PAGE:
Info Change India

Info Change India - HIV/AIDS


Last updateSat, 22 Jul 2017 6am

You are here: Home | HIV/AIDS | HIV AIDS | Living with HIV

Duped and exploited: Orissa’s migrant workers

Close to 2 million people migrate out of Orissa in search of work every year. Only 50,000 of them are registered with the authorities, making it difficult to protect these desperate migrants from tricksters and exploitative employers


An HIV epidemic fuelled by drugs, guns and underdevelopment

Manipur's 2.4 million population grapples with an HIV/AIDS epidemic that stems from heroin addiction directly related to poppy cultivation in the area. It can take two days for people to reach a government hospital for treatment and more time and money to access the ART centre in Imphal. Underdevelopment and decades-old insurgency compound the problem, reports Dilnaz Boga


Elopement adds to the HIV burden in Manipur

Lila was persuaded to elope with her boyfriend before marriage, a common practice in Manipur. However, when she tested HIV-positive, she was abandoned by her lover and now faces the twin stigma of being a rejected bride and HIV-positive writes Anjulika Thingnam


Occupational exposure to HIV: A personal story

A surgeon who contracted HIV in the course of his work 14 years ago describes his journey from despair to positive action: he now treats people with HIV and has founded an organisation for positive people


Life after HIV/AIDS

General secretary of the Manipur Network of Positive People Sorokhaibam Thoibi Devi has individually approached and coaxed 230 HIV-positive women in Thoubal town to declare their positive status, join the network, and learn to re-live their lives. Anjulika Thingnam Samom tells her story


“I am afraid; how do I break the news?”

Twenty-year-old Ibungo cannot tell his parents or his partners that he has HIV because in Manipur, as in the rest of India, men who have sex with men are liable to be clapped up in jail. He speaks to Anjulika Thingnam


Fear and loathing in god's own country

Akshara (8) and Ananthu (6) have been boycotted at school and in their village of Kodiyoor in Kerala because they are HIV-positive. Following pressure from several quarters, they have now been allotted a separate room at school in which to study, and a new teacher. But the fear born out of ignorance has not  gone away, reports Max Martin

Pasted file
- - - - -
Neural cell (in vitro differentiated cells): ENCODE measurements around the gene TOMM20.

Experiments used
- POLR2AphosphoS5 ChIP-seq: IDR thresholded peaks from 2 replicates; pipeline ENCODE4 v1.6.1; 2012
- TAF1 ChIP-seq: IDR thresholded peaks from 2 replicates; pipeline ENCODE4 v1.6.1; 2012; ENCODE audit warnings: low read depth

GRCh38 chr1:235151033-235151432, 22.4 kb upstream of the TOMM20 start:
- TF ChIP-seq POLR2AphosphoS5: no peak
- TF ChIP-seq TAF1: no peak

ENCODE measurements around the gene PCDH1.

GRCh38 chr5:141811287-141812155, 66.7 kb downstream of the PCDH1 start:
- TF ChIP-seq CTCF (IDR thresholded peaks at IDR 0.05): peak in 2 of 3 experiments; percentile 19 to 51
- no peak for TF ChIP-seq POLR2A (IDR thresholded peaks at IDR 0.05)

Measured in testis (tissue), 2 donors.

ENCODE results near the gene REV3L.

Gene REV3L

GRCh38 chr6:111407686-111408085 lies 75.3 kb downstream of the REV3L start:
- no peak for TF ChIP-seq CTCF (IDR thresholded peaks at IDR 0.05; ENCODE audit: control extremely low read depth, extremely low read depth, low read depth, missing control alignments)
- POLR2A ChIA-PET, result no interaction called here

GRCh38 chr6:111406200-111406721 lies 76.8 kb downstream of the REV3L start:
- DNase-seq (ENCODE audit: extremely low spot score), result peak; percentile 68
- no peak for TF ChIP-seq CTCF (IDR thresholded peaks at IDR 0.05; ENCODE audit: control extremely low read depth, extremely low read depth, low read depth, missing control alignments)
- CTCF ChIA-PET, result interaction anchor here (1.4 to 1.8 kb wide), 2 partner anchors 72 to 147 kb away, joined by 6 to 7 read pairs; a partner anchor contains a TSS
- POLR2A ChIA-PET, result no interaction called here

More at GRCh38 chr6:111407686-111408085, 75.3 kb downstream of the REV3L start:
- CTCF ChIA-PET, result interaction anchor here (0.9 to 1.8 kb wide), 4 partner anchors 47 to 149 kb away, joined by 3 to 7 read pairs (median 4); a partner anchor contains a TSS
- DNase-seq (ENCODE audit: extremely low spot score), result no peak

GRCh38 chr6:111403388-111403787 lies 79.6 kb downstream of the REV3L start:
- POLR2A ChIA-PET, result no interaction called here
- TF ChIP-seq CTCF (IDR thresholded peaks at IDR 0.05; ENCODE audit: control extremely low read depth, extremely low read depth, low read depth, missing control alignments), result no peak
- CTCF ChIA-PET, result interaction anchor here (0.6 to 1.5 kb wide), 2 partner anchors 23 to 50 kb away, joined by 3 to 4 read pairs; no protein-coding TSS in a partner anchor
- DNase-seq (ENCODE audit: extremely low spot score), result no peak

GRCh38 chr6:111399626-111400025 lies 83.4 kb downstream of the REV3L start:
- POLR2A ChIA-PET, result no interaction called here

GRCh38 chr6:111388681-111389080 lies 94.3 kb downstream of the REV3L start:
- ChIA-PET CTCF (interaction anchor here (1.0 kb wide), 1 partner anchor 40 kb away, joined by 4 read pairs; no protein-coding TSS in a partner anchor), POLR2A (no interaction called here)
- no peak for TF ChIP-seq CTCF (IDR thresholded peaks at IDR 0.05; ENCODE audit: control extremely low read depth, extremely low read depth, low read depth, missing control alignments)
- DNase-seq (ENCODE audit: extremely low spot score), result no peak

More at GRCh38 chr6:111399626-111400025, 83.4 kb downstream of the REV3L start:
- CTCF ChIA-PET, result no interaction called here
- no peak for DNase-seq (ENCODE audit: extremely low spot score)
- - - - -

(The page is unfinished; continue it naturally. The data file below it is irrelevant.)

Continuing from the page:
Fighting the stigma of being HIV-positive

Women in Karnataka talk to Max Martin about the stigma and discrimination they face because of their HIV-positive status


Living with AIDS in Orissa

People with HIV/AIDS in Orissa are ostracised and mistreated by their families, community and the medical fraternity. These conditions have prompted the formation of Orissa's first registered association of people living with AIDS, the Kalinga Positive People's Association. Elisa Patnaik narrates some of their heartrending stories


A positive approach

Jahnabi Goswami is the first woman in the northeast to declare her HIV status. She has lived with HIV -- and the accompanying discrimination -- for ten years. In 2002 she set up the Assam Network of Positive People to build the capacities of people living with the virus. "Until my last breath, I will continue my awareness campaign," she tells Nava Thakuria


The missing face of AIDS

Yesu Babu of Vambay Colony in Vijayawada is 12. He has lost both his parents to AIDS. His younger brother is positive. There are almost 2 million AIDS orphans like him in India. But the national and global response to the HIV/AIDS crisis in India has virtually ignored children, reports Shelley Seale


What has changed for people living with HIV?

Many experts feel that it’s time we moved beyond HIV/AIDS awareness campaigns and began seriously tackling the practical considerations of getting medicines to patients. Awareness is important, but it’s useless if we cannot provide the medicines, they tell Ranjita Biswas


Zarina: 'We need more than information'

Zarina is just one of thousands of HIV-positive people caught between a government that cannot provide care and treatment to all, a private sector that is expensive and swarming with quacks, and NGOs that are driven by their own agendas. Manjima Bhattacharjya tells her story


Discriminated to death

A young Indian couple in Saudi Arabia, a 15-year-old boy in Ahmedabad, a farm labourer in Surat and many others have committed suicide to escape the stigma and discrimination that HIV-positive people face. Why does discrimination continue despite crores of rupees spent on awareness campaigns in the past two decades, asks Ranjita Biswas